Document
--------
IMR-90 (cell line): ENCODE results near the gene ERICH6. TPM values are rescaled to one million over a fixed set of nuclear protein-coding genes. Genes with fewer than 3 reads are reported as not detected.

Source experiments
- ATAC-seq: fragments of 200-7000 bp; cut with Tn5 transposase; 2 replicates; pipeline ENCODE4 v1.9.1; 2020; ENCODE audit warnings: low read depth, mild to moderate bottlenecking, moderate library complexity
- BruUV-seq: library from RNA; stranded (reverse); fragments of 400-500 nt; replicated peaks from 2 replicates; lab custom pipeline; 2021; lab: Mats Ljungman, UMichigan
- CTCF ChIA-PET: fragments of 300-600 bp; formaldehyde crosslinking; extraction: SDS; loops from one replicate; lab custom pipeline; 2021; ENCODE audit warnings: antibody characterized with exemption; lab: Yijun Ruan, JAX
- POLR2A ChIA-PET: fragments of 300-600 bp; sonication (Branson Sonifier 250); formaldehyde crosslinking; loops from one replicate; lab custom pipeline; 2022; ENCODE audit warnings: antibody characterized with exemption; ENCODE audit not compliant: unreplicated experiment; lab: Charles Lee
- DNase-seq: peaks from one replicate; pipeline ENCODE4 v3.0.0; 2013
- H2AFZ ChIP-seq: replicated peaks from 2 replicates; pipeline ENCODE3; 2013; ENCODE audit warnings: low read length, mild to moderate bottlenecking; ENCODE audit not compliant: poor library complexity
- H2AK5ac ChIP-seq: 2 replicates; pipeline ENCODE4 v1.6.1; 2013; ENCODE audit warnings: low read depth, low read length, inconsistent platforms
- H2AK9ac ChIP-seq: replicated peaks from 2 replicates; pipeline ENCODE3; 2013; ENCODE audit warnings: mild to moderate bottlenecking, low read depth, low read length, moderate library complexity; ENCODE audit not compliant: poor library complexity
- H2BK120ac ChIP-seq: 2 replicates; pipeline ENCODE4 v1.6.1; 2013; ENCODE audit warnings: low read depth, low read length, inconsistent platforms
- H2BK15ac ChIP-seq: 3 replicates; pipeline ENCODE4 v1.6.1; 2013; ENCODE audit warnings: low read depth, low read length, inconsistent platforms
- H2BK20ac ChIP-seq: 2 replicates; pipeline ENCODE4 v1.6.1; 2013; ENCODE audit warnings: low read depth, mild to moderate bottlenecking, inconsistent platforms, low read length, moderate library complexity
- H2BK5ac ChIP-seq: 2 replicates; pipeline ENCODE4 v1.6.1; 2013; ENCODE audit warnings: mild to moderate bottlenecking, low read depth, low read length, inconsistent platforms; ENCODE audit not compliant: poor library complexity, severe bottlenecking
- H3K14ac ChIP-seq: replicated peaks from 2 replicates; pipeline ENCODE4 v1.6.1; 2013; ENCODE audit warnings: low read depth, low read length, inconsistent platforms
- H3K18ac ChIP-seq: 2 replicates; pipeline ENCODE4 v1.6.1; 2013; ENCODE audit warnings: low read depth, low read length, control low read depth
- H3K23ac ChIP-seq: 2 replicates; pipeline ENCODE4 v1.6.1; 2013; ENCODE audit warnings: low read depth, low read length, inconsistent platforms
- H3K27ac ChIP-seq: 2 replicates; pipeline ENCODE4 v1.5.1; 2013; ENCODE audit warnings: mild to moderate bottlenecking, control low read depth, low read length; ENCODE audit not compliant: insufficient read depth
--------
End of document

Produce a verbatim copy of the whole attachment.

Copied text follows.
IMR-90 (cell line): ENCODE results near the gene ERICH6. TPM values are rescaled to one million over a fixed set of nuclear protein-coding genes. Genes with fewer than 3 reads are reported as not detected.

Source experiments
- ATAC-seq: fragments of 200-7000 bp; cut with Tn5 transposase; 2 replicates; pipeline ENCODE4 v1.9.1; 2020; ENCODE audit warnings: low read depth, mild to moderate bottlenecking, moderate library complexity
- BruUV-seq: library from RNA; stranded (reverse); fragments of 400-500 nt; replicated peaks from 2 replicates; lab custom pipeline; 2021; lab: Mats Ljungman, UMichigan
- CTCF ChIA-PET: fragments of 300-600 bp; formaldehyde crosslinking; extraction: SDS; loops from one replicate; lab custom pipeline; 2021; ENCODE audit warnings: antibody characterized with exemption; lab: Yijun Ruan, JAX
- POLR2A ChIA-PET: fragments of 300-600 bp; sonication (Branson Sonifier 250); formaldehyde crosslinking; loops from one replicate; lab custom pipeline; 2022; ENCODE audit warnings: antibody characterized with exemption; ENCODE audit not compliant: unreplicated experiment; lab: Charles Lee
- DNase-seq: peaks from one replicate; pipeline ENCODE4 v3.0.0; 2013
- H2AFZ ChIP-seq: replicated peaks from 2 replicates; pipeline ENCODE3; 2013; ENCODE audit warnings: low read length, mild to moderate bottlenecking; ENCODE audit not compliant: poor library complexity
- H2AK5ac ChIP-seq: 2 replicates; pipeline ENCODE4 v1.6.1; 2013; ENCODE audit warnings: low read depth, low read length, inconsistent platforms
- H2AK9ac ChIP-seq: replicated peaks from 2 replicates; pipeline ENCODE3; 2013; ENCODE audit warnings: mild to moderate bottlenecking, low read depth, low read length, moderate library complexity; ENCODE audit not compliant: poor library complexity
- H2BK120ac ChIP-seq: 2 replicates; pipeline ENCODE4 v1.6.1; 2013; ENCODE audit warnings: low read depth, low read length, inconsistent platforms
- H2BK15ac ChIP-seq: 3 replicates; pipeline ENCODE4 v1.6.1; 2013; ENCODE audit warnings: low read depth, low read length, inconsistent platforms
- H2BK20ac ChIP-seq: 2 replicates; pipeline ENCODE4 v1.6.1; 2013; ENCODE audit warnings: low read depth, mild to moderate bottlenecking, inconsistent platforms, low read length, moderate library complexity
- H2BK5ac ChIP-seq: 2 replicates; pipeline ENCODE4 v1.6.1; 2013; ENCODE audit warnings: mild to moderate bottlenecking, low read depth, low read length, inconsistent platforms; ENCODE audit not compliant: poor library complexity, severe bottlenecking
- H3K14ac ChIP-seq: replicated peaks from 2 replicates; pipeline ENCODE4 v1.6.1; 2013; ENCODE audit warnings: low read depth, low read length, inconsistent platforms
- H3K18ac ChIP-seq: 2 replicates; pipeline ENCODE4 v1.6.1; 2013; ENCODE audit warnings: low read depth, low read length, control low read depth
- H3K23ac ChIP-seq: 2 replicates; pipeline ENCODE4 v1.6.1; 2013; ENCODE audit warnings: low read depth, low read length, inconsistent platforms
- H3K27ac ChIP-seq: 2 replicates; pipeline ENCODE4 v1.5.1; 2013; ENCODE audit warnings: mild to moderate bottlenecking, control low read depth, low read length; ENCODE audit not compliant: insufficient read depth